ALBANY, N.Y. — New York’s top financial regulator has promised more oversight of bank consultants, including large accounting firms, citing an old, ignored state law that gives his office “the power to drive reform.”
Addressing a conference on corporate responsibility this week in Binghamton, Superintendent of Financial Services Benjamin Lawsky said consultants are hired by banks to straighten out problems, but can be conflicted taking tough stands with the clients who pay them.
“What we realized as we were starting to look not only at Standard Chartered but at other banks who have especially anti-money-laundering problems, what we realized is consultants they were hiring to try and clean this up and to try and expose what went wrong were often almost as compromised as the banks themselves,” Lawsky said.
They found nobody was regulating the consultants, but he said Department of Financial Services lawyers unearthed a century-old New York banking statute that requires department approval for consultants to access confidential bank information.
“We held the keys to the kingdom as to whether the consultant could go in and work at particular banks. We held the power to drive reform in the industry,” he said.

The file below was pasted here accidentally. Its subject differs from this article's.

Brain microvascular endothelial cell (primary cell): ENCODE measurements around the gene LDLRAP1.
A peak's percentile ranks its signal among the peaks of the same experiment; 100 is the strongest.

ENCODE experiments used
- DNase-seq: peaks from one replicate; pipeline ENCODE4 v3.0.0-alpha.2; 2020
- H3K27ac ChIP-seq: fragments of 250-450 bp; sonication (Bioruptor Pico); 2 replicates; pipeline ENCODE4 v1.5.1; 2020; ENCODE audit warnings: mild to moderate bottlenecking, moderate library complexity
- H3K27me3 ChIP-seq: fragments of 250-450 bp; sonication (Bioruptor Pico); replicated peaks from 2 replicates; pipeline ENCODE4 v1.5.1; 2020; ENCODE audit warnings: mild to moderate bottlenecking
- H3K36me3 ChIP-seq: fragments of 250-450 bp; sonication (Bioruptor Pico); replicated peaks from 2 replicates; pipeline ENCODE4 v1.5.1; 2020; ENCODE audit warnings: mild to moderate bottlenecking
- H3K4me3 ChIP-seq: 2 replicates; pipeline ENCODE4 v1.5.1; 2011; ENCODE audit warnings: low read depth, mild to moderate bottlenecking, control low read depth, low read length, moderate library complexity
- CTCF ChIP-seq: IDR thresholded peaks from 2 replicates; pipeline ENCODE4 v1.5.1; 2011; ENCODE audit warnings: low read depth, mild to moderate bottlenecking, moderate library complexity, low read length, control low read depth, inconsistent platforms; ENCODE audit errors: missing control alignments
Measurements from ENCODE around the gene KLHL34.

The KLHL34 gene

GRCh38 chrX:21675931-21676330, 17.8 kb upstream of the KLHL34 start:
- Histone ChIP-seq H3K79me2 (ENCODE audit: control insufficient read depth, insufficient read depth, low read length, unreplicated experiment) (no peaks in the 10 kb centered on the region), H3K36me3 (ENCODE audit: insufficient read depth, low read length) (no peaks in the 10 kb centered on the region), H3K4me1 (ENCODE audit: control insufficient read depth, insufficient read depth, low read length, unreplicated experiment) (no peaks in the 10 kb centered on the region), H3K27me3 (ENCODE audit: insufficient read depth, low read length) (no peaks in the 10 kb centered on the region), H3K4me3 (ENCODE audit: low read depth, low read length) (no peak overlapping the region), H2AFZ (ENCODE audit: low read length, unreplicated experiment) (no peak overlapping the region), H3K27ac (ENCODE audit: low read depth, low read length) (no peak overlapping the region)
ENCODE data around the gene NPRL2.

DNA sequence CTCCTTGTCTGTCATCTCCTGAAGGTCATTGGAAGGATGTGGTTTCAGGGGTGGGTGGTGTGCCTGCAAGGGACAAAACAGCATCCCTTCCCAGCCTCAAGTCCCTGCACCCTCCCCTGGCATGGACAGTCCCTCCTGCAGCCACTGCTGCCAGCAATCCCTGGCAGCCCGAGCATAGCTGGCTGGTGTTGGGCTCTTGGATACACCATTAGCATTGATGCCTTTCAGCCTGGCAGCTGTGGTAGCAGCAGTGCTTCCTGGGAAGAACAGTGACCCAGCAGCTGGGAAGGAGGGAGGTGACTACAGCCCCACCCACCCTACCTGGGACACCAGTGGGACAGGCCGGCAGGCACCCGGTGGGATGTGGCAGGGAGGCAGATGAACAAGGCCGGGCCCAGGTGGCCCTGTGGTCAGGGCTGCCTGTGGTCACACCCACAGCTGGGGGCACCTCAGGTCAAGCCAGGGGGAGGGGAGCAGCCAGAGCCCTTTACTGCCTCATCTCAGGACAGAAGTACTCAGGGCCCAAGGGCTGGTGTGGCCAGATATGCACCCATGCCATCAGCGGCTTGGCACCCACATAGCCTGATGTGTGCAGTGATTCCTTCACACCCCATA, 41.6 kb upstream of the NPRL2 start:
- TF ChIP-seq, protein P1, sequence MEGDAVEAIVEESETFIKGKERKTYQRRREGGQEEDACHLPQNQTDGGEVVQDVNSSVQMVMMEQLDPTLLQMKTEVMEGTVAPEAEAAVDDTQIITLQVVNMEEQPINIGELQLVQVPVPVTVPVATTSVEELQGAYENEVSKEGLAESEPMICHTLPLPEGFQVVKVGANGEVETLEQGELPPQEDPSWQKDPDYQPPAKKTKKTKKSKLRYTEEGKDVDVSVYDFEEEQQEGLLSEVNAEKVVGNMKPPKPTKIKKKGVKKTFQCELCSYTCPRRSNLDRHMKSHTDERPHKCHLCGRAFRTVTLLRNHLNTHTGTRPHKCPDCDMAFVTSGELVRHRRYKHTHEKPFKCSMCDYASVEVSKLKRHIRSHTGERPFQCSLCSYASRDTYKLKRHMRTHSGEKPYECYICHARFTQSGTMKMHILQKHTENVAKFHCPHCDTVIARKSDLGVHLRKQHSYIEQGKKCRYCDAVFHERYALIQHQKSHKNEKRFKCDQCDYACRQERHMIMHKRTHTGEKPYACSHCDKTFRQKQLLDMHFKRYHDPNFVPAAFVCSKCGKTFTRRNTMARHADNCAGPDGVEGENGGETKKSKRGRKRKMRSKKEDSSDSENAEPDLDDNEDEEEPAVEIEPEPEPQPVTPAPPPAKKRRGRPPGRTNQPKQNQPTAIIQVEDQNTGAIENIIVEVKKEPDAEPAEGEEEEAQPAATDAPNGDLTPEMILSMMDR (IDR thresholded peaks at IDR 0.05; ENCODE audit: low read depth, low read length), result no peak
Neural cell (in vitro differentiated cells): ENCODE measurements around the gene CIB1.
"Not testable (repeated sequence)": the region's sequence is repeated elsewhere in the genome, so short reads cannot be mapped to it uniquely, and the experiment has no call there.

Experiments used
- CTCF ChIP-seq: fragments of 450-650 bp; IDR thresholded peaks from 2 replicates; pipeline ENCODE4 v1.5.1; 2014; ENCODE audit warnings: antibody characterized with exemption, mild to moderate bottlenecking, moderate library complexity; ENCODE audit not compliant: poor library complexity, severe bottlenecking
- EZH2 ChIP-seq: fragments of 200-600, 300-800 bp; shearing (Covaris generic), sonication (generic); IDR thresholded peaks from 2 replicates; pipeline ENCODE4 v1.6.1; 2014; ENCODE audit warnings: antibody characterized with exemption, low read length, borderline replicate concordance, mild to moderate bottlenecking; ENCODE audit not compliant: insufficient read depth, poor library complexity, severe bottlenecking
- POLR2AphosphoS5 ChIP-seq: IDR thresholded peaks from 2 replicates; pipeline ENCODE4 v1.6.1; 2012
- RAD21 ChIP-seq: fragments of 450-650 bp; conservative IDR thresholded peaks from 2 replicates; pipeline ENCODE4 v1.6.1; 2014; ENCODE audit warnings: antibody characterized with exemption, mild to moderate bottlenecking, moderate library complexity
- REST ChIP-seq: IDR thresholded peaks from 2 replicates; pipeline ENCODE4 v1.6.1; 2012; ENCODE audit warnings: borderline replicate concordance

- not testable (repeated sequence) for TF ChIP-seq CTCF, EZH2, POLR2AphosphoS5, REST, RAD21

Other regulators around the country can probably do the same for the banks they oversee, he said.
In June, the department used that provision in a settlement with Deloitte Financial Advisory Services to pay $10 million and cease new consulting for one year at state-regulated banks to settle an investigation into its work for the New York branch of Standard Chartered Bank in 2004 and 2005.
The company said it entered the agreement voluntarily and would work with the state’s regulators to establish best practices.
The same month, the Bank of Tokyo Mitsubishi-UFJ Ltd. agreed in another Department of Financial Services settlement to pay $250 million to the state for laundering billions of dollars in transactions that violated economic sanctions against countries including Iran, Sudan, and Myanmar.
Lawsky publicly outlined the law his office can use in enforcement strategy toward consultants a few days later at an American Bar Association forum in Manhattan.
The department has declined to publicly identify other consultants under investigation.